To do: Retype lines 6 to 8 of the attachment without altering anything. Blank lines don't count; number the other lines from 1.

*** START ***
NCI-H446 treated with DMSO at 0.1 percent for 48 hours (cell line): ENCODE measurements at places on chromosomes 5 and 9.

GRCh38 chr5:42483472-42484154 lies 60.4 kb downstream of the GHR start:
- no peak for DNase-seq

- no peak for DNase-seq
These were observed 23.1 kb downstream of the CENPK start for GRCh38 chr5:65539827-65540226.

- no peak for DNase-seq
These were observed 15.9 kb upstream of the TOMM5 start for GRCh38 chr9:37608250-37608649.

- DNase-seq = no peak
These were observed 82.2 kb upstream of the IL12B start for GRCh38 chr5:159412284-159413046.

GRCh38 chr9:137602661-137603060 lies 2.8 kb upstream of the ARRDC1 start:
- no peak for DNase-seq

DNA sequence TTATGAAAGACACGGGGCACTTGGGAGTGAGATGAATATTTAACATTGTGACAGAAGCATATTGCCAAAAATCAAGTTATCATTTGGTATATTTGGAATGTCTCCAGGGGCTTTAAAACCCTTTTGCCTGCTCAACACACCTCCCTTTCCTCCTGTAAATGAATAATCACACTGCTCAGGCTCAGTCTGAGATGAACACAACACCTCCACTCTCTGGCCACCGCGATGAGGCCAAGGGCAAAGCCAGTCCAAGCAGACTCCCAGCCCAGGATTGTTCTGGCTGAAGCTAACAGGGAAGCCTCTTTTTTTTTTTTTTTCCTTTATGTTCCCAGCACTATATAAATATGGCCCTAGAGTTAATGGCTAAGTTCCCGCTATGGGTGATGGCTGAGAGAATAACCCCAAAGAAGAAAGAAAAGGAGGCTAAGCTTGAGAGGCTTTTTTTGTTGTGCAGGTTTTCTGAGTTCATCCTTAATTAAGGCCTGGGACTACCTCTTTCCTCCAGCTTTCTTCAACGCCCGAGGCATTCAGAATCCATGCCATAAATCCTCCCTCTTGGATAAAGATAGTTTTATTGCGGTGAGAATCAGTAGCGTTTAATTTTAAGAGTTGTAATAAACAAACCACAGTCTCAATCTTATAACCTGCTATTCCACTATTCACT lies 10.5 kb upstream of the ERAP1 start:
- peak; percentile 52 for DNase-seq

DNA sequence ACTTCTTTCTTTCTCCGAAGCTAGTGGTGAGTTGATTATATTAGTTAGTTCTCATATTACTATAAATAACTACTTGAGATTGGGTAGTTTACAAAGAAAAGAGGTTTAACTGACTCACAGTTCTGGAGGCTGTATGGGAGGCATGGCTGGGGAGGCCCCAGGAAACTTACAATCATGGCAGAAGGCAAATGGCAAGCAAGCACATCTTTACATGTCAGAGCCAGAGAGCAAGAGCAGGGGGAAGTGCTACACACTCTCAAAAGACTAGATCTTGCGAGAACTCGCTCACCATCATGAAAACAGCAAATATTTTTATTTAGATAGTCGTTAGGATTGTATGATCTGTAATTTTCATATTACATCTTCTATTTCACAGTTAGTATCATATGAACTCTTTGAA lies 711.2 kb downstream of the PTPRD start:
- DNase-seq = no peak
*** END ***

- no peak for DNase-seq
These were observed 15.9 kb upstream of the TOMM5 start for GRCh38 chr9:37608250-37608649.

- DNase-seq = no peak